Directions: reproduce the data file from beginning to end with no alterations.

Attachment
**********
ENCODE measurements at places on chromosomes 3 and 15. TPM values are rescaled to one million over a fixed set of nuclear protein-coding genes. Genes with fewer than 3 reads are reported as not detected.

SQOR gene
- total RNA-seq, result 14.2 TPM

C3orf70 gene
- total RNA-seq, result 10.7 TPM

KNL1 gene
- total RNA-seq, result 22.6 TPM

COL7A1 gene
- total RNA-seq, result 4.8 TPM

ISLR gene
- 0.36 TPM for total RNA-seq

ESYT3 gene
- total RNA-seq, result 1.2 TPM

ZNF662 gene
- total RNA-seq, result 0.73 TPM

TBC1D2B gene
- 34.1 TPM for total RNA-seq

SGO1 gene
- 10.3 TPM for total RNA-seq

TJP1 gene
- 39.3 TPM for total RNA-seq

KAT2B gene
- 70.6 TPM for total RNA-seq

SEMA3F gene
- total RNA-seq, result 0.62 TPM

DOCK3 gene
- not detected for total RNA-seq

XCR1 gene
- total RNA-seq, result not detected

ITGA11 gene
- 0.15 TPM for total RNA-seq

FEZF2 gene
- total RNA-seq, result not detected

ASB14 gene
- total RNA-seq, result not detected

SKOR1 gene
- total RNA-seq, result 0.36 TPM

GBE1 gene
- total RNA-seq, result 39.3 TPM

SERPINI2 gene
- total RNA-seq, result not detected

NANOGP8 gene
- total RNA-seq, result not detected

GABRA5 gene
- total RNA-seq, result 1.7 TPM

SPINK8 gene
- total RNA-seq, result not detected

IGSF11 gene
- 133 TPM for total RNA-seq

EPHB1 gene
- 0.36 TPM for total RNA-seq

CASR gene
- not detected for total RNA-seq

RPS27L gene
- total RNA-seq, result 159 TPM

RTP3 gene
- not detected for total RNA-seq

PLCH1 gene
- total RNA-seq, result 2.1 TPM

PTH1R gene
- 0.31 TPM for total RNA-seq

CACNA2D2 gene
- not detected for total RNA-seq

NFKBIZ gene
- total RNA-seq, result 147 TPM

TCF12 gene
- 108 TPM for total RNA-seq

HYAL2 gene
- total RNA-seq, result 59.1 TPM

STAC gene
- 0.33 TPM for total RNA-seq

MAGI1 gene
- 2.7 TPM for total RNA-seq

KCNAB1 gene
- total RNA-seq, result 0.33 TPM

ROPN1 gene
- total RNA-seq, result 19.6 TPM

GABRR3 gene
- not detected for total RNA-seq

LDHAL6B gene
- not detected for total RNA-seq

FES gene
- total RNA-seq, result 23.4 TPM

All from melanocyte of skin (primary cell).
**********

ENCODE measurements at places on chromosomes 3 and 15. TPM values are rescaled to one million over a fixed set of nuclear protein-coding genes. Genes with fewer than 3 reads are reported as not detected.

SQOR gene
- total RNA-seq, result 14.2 TPM

C3orf70 gene
- total RNA-seq, result 10.7 TPM

KNL1 gene
- total RNA-seq, result 22.6 TPM

COL7A1 gene
- total RNA-seq, result 4.8 TPM

ISLR gene
- 0.36 TPM for total RNA-seq

ESYT3 gene
- total RNA-seq, result 1.2 TPM

ZNF662 gene
- total RNA-seq, result 0.73 TPM

TBC1D2B gene
- 34.1 TPM for total RNA-seq

SGO1 gene
- 10.3 TPM for total RNA-seq

TJP1 gene
- 39.3 TPM for total RNA-seq

KAT2B gene
- 70.6 TPM for total RNA-seq

SEMA3F gene
- total RNA-seq, result 0.62 TPM

DOCK3 gene
- not detected for total RNA-seq

XCR1 gene
- total RNA-seq, result not detected

ITGA11 gene
- 0.15 TPM for total RNA-seq

FEZF2 gene
- total RNA-seq, result not detected

ASB14 gene
- total RNA-seq, result not detected

SKOR1 gene
- total RNA-seq, result 0.36 TPM

GBE1 gene
- total RNA-seq, result 39.3 TPM

SERPINI2 gene
- total RNA-seq, result not detected

NANOGP8 gene
- total RNA-seq, result not detected

GABRA5 gene
- total RNA-seq, result 1.7 TPM

SPINK8 gene
- total RNA-seq, result not detected

IGSF11 gene
- 133 TPM for total RNA-seq

EPHB1 gene
- 0.36 TPM for total RNA-seq

CASR gene
- not detected for total RNA-seq

RPS27L gene
- total RNA-seq, result 159 TPM

RTP3 gene
- not detected for total RNA-seq

PLCH1 gene
- total RNA-seq, result 2.1 TPM

PTH1R gene
- 0.31 TPM for total RNA-seq

CACNA2D2 gene
- not detected for total RNA-seq

NFKBIZ gene
- total RNA-seq, result 147 TPM

TCF12 gene
- 108 TPM for total RNA-seq

HYAL2 gene
- total RNA-seq, result 59.1 TPM

STAC gene
- 0.33 TPM for total RNA-seq

MAGI1 gene
- 2.7 TPM for total RNA-seq

KCNAB1 gene
- total RNA-seq, result 0.33 TPM

ROPN1 gene
- total RNA-seq, result 19.6 TPM

GABRR3 gene
- not detected for total RNA-seq

LDHAL6B gene
- not detected for total RNA-seq

FES gene
- total RNA-seq, result 23.4 TPM

All from melanocyte of skin (primary cell).